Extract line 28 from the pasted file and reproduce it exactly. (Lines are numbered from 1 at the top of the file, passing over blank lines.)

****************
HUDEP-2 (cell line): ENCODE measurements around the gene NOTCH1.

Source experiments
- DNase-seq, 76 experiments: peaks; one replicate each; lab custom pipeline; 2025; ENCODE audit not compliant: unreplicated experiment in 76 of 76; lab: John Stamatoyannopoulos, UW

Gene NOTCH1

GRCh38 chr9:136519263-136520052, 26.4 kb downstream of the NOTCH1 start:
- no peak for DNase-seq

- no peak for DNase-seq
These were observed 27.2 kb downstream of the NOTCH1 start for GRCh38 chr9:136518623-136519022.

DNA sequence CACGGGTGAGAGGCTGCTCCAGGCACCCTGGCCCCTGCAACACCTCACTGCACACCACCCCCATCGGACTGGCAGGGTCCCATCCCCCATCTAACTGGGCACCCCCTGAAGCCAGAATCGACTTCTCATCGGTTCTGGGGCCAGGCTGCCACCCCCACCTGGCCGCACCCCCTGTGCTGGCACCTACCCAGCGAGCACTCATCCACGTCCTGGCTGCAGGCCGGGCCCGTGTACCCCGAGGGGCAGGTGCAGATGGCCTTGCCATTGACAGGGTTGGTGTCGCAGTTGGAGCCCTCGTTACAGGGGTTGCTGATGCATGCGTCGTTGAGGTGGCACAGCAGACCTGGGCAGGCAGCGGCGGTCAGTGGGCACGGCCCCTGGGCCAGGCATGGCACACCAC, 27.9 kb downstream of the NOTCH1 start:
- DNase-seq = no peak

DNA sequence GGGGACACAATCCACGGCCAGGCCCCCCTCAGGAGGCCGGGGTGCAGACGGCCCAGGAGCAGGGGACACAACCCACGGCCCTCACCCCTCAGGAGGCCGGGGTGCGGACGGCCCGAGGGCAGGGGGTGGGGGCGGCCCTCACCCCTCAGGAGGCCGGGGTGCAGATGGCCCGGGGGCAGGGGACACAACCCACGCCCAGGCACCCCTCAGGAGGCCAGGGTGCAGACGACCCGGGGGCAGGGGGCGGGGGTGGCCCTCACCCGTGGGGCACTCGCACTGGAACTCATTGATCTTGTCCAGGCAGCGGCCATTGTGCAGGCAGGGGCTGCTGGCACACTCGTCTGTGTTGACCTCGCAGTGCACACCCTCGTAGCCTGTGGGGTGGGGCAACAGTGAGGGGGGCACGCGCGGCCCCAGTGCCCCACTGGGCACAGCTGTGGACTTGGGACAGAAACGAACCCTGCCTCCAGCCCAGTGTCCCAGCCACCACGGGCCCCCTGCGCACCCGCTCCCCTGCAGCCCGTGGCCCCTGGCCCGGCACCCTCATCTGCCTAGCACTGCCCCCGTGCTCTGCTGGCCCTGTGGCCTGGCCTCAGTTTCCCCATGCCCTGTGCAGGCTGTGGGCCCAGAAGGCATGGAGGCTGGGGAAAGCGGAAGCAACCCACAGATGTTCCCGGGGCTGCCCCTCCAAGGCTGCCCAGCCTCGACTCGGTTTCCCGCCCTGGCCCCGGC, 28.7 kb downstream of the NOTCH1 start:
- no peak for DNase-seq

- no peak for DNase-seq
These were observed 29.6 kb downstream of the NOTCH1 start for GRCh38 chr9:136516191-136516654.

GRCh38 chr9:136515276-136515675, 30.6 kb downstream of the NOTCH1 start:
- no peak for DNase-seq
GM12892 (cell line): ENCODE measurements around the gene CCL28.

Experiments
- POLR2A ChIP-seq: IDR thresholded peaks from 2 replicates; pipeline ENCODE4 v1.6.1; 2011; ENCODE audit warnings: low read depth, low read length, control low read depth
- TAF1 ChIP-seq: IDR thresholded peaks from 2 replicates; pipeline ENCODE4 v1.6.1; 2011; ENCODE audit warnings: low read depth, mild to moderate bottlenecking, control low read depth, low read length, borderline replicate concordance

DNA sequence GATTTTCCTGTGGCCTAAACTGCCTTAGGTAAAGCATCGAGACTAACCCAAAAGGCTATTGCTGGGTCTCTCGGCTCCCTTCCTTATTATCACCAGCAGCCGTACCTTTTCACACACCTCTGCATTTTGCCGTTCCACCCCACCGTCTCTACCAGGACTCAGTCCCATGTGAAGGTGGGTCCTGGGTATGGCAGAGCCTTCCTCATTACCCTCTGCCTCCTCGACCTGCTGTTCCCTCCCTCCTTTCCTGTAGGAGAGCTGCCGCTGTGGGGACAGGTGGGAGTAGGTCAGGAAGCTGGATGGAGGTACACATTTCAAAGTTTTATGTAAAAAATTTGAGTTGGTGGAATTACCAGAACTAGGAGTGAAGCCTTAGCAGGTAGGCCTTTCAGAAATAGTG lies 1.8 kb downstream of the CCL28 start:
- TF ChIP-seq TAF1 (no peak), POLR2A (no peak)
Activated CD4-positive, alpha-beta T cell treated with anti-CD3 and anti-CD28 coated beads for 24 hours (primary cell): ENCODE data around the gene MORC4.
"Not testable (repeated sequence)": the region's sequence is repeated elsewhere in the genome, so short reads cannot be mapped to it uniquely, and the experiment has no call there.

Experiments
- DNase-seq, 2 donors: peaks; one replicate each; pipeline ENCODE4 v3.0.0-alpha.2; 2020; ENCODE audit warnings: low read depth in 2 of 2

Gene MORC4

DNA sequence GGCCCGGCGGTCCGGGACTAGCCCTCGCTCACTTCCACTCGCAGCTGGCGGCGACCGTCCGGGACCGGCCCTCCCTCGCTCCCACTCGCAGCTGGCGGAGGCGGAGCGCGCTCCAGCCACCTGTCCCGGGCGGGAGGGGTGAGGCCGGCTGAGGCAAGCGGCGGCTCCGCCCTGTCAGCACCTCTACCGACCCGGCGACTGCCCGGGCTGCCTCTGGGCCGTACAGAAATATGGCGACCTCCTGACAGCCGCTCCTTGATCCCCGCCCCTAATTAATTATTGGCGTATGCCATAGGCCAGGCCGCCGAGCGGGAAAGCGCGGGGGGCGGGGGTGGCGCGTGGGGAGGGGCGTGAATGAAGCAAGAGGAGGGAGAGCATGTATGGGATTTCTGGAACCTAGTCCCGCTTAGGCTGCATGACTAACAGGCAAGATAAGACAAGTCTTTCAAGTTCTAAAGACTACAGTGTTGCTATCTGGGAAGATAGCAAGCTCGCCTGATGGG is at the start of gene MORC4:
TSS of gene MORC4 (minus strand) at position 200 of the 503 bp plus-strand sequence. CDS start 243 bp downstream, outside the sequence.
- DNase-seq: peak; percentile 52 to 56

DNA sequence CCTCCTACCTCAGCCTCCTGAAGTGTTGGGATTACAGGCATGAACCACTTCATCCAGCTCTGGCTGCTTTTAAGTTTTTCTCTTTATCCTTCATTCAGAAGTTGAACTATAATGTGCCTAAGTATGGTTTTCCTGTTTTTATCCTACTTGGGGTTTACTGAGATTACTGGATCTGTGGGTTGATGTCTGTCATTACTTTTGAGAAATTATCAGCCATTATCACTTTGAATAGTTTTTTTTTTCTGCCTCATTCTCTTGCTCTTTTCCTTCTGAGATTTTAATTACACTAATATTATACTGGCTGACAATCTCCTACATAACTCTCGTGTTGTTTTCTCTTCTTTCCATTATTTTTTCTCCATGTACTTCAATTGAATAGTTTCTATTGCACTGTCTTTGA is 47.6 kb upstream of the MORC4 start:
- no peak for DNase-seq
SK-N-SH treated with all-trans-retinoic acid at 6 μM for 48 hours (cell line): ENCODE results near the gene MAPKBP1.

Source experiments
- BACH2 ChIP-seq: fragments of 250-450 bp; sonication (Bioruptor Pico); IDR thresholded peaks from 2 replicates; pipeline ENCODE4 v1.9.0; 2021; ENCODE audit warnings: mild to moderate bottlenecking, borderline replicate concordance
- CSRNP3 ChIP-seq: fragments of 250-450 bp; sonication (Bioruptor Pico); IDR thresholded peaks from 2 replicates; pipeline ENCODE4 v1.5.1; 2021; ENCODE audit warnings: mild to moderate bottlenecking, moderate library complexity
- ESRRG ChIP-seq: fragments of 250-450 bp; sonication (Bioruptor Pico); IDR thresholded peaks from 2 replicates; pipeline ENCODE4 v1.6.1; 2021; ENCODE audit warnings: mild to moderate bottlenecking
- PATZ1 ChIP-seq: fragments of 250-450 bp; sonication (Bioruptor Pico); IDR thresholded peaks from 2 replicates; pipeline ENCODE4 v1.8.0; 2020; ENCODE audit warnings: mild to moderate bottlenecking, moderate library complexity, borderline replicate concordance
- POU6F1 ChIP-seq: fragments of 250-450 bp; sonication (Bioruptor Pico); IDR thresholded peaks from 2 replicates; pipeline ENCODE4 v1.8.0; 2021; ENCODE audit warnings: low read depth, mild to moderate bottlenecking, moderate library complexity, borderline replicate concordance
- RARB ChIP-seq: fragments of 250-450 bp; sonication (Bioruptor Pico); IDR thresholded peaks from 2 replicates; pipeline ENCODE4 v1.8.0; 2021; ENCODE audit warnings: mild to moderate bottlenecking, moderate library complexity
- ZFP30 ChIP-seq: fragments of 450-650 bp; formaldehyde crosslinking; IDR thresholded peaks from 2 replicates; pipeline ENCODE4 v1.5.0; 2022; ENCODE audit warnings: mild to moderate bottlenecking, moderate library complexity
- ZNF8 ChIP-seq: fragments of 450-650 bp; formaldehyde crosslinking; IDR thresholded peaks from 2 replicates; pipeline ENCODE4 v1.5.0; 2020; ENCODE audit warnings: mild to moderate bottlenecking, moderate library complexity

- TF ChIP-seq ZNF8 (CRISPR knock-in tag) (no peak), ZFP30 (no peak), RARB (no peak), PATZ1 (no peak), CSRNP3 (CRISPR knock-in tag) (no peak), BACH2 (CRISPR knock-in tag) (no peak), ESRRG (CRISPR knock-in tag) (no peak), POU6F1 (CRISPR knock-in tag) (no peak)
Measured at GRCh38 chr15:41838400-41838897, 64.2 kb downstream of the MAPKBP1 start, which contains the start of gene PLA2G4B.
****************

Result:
DNA sequence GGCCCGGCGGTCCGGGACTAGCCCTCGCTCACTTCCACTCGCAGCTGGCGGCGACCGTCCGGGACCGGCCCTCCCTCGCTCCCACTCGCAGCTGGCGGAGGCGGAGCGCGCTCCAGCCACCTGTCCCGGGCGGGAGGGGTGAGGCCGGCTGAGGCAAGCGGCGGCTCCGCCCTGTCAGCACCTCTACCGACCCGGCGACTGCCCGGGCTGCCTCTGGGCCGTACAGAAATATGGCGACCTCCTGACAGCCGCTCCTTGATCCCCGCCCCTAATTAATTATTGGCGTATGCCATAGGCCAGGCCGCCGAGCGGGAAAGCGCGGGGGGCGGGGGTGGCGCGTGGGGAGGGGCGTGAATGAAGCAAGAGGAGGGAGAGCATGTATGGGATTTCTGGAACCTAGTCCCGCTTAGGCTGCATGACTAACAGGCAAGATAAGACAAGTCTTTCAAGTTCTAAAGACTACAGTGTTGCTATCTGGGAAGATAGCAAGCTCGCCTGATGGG is at the start of gene MORC4: